Middle East

Cluster bombs killed over 400 people in 2015, campaigners say

Dozens of cluster bomblets collected in a field in a town in southern Idlib, Syria Image copyright Reuters
Image caption Children are especially vulnerable to cluster bombs, attracted by their toy-like appearance

More than 400 people were killed by cluster bombs in 2015, with most in Syria, Yemen and Ukraine, according to a Cluster Munition Coalition report.

All three are countries where the weapon is not banned. Civilians made up 97% of the death toll.

More than a third of the casualties recorded from 2010-2015 were children, who are at particular risk.

Cluster bombs scatter explosives across a wide area and often fail to detonate on impact.

The report found that 248 deaths were recorded in Syria, followed by 104 in Yemen and 19 in Ukraine.

None of these countries are signatories of the Convention on Cluster Munitions, which prohibits the use, stockpiling, production and transfer of the weapons.

Image copyright Reuters
Image caption Cluster bomblets are gathered in Idlib, Syria, to be transported to a safe area for detonation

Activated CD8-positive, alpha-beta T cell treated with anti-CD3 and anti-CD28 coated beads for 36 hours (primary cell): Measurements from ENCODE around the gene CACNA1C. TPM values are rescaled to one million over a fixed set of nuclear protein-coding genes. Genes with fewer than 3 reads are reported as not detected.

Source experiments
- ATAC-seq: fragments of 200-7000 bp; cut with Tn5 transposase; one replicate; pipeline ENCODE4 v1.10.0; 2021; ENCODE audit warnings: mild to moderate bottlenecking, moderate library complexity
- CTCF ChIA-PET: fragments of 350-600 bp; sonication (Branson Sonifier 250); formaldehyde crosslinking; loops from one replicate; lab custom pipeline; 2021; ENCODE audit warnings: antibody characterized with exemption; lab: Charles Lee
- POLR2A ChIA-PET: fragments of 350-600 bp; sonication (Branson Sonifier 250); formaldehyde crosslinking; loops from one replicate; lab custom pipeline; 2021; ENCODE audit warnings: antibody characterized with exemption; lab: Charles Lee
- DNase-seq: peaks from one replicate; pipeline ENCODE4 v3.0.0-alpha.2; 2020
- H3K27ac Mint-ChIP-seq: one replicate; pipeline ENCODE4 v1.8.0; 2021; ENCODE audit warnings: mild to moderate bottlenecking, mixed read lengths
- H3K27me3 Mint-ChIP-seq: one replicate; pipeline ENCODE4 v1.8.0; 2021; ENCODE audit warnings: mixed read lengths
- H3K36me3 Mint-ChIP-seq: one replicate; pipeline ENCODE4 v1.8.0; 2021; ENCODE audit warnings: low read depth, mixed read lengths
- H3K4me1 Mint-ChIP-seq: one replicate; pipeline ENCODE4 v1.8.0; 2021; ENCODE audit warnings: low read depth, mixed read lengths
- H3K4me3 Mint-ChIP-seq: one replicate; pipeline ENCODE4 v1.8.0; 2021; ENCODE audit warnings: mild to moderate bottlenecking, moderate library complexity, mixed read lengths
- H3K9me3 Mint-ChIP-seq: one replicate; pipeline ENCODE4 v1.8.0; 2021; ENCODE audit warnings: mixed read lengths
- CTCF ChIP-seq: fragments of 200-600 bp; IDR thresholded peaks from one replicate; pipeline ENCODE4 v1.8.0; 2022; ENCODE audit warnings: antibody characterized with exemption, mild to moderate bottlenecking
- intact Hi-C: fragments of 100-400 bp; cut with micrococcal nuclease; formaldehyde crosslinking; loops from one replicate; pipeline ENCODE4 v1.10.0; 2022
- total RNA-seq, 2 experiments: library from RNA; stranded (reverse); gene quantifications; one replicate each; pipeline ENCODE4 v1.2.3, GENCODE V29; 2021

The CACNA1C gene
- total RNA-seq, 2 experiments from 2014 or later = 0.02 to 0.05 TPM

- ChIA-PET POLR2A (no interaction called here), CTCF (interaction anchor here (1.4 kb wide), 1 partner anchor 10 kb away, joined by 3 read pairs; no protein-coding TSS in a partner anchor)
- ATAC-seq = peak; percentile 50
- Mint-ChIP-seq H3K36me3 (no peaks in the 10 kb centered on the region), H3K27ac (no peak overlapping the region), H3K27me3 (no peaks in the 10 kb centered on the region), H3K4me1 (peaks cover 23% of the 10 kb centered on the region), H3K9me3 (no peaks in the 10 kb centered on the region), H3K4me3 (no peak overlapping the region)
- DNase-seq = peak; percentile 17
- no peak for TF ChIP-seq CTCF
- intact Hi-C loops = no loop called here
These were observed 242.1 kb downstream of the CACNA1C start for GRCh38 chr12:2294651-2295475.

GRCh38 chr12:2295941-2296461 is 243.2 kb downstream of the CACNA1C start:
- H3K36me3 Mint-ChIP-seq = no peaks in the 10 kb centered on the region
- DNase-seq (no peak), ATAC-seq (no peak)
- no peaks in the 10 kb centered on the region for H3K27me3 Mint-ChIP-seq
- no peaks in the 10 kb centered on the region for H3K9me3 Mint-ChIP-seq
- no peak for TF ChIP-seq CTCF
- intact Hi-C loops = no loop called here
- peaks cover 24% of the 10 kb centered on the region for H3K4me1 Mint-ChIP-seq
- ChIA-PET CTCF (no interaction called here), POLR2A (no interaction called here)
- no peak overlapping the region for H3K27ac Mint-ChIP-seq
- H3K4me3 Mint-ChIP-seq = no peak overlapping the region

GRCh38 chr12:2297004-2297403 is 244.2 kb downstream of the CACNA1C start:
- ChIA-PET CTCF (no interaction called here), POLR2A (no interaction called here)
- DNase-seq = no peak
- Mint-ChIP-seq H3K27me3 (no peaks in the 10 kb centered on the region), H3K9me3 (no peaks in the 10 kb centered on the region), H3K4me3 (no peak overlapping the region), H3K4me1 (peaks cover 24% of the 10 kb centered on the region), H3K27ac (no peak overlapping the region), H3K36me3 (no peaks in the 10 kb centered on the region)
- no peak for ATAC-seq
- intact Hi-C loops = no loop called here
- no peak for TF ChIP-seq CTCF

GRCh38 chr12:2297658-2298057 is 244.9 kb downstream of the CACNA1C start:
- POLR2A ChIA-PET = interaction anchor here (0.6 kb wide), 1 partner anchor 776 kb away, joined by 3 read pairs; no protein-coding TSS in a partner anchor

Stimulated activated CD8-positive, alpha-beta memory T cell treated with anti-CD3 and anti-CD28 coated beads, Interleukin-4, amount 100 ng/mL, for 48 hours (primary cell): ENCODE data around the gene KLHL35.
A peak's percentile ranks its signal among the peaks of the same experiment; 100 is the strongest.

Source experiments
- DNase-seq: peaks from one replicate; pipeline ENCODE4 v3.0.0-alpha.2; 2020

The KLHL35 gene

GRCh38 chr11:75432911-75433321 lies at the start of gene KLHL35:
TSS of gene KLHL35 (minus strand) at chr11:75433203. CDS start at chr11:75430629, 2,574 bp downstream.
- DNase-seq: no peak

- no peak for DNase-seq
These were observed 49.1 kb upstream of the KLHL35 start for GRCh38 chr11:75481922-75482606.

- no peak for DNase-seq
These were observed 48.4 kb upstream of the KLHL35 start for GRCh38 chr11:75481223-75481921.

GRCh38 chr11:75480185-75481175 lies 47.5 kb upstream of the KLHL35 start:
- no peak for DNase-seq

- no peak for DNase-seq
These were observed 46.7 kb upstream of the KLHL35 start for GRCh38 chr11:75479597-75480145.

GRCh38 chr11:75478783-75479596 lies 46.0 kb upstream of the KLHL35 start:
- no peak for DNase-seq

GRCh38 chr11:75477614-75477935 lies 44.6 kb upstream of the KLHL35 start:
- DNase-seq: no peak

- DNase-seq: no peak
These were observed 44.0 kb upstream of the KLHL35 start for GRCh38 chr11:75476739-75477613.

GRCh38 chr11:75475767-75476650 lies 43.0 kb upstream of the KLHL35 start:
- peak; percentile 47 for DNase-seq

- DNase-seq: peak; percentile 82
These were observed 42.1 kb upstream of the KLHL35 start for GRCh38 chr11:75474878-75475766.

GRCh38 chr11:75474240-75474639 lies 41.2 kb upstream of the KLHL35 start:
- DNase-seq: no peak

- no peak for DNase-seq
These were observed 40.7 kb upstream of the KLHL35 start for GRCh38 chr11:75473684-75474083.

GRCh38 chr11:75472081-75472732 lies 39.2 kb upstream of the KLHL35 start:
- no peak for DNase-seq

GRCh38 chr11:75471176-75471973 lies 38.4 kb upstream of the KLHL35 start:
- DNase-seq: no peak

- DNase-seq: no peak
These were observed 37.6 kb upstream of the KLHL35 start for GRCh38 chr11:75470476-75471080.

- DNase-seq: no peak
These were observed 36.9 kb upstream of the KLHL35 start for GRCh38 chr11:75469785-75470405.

The Syrian military has denied possessing or using cluster munitions.

In December 2015 the Russian Defence Ministry, which supports the Syrian government, also insisted that "Russian aviation does not use [cluster munitions]".

But the report suggests that despite Russia's denial "there is compelling evidence that it is using them" in Syria.

In 2008 the Convention on Cluster Munitions, which addresses the humanitarian consequences and harm caused by such weapons, was adopted by more than 100 countries, which agreed to a complete ban.

More than 20,300 cluster munition casualties have been documented globally since the 1960s, although the actual number of casualties is likely to be much higher.

What are cluster bombs?

Cluster munitions pose a significant threat to civilians because of both their impact at the time of use and their deadly legacy.

Launched from the ground or dropped from the air, cluster munitions consist of containers that open and disperse submunitions indiscriminately over a wide area.

Many explosive submunitions, also known as bomblets, fail to detonate as designed, becoming landmines that kill and maim indiscriminately.

They are difficult to locate and remove, posing a danger to civilians long after conflicts end.

Children are particularly at risk, as they can be attracted to the bombs' toy-like appearance.

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